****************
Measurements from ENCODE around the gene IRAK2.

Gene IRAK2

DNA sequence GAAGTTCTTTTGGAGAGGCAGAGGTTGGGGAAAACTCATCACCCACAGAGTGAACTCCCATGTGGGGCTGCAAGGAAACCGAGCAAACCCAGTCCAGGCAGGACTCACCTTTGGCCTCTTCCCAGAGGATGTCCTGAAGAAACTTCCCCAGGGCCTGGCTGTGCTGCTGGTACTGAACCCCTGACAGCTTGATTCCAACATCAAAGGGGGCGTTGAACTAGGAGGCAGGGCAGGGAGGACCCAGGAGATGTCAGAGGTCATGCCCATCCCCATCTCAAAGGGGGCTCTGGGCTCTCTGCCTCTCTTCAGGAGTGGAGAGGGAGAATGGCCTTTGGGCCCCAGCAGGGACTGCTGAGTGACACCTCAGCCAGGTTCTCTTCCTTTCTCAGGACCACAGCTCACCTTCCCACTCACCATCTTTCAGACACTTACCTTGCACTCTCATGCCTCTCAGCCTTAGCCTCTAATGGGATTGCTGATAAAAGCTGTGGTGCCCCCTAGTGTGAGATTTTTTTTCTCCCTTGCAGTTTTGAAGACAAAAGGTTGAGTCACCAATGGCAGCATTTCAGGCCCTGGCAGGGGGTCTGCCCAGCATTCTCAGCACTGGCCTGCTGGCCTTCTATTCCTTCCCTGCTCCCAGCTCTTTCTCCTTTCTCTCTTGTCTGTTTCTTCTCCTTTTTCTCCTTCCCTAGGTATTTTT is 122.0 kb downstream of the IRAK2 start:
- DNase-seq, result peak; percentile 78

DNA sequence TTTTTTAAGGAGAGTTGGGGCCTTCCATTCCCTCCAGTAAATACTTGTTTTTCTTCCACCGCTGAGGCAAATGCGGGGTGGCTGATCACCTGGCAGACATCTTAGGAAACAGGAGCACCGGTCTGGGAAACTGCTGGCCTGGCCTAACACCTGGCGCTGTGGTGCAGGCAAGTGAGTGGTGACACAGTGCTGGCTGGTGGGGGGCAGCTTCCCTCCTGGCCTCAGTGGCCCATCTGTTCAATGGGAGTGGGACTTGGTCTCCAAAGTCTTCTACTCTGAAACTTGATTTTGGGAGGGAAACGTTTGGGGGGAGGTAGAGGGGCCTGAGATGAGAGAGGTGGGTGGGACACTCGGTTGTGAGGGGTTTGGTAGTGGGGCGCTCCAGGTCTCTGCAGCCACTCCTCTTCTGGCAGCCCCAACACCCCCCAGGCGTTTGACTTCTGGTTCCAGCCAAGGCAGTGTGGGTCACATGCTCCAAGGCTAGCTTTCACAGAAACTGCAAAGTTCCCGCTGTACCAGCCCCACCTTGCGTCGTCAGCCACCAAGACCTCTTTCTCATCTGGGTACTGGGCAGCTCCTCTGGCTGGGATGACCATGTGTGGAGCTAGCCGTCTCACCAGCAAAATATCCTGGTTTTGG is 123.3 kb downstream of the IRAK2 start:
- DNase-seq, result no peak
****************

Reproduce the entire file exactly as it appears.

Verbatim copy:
Measurements from ENCODE around the gene IRAK2.

Gene IRAK2

DNA sequence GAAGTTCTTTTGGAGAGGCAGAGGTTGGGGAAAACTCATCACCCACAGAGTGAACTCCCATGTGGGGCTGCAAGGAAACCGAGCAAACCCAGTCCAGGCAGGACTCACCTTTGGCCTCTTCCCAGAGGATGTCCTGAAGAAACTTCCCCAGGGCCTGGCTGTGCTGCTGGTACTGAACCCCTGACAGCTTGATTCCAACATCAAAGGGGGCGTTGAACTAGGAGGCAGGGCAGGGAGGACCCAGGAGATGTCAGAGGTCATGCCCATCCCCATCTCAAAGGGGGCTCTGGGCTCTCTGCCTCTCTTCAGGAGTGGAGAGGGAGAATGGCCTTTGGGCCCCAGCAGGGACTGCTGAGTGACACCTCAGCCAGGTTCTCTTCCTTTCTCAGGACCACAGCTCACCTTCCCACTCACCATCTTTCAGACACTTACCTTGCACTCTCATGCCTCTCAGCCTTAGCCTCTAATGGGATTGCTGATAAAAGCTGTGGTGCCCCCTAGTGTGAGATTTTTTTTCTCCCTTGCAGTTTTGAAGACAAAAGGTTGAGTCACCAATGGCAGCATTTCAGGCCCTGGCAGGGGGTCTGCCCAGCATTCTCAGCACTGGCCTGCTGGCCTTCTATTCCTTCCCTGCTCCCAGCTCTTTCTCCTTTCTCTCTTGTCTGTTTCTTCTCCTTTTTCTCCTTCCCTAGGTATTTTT is 122.0 kb downstream of the IRAK2 start:
- DNase-seq, result peak; percentile 78

DNA sequence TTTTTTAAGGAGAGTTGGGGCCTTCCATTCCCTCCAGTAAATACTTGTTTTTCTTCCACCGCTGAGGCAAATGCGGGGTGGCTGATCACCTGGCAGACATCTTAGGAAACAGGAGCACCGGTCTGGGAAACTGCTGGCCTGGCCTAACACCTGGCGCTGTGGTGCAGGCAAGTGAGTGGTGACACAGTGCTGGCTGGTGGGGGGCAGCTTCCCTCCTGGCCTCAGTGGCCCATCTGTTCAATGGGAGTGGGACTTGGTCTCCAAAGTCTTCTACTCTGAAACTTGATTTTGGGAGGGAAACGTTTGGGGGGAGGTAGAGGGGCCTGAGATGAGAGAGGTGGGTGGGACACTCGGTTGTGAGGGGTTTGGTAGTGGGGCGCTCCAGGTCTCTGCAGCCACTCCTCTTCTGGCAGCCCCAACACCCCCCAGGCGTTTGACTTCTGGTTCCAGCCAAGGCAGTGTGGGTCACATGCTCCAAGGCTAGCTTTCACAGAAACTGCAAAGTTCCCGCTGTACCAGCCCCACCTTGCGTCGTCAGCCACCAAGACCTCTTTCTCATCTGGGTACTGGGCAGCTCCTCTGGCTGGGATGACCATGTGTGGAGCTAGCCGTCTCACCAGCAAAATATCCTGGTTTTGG is 123.3 kb downstream of the IRAK2 start:
- DNase-seq, result no peak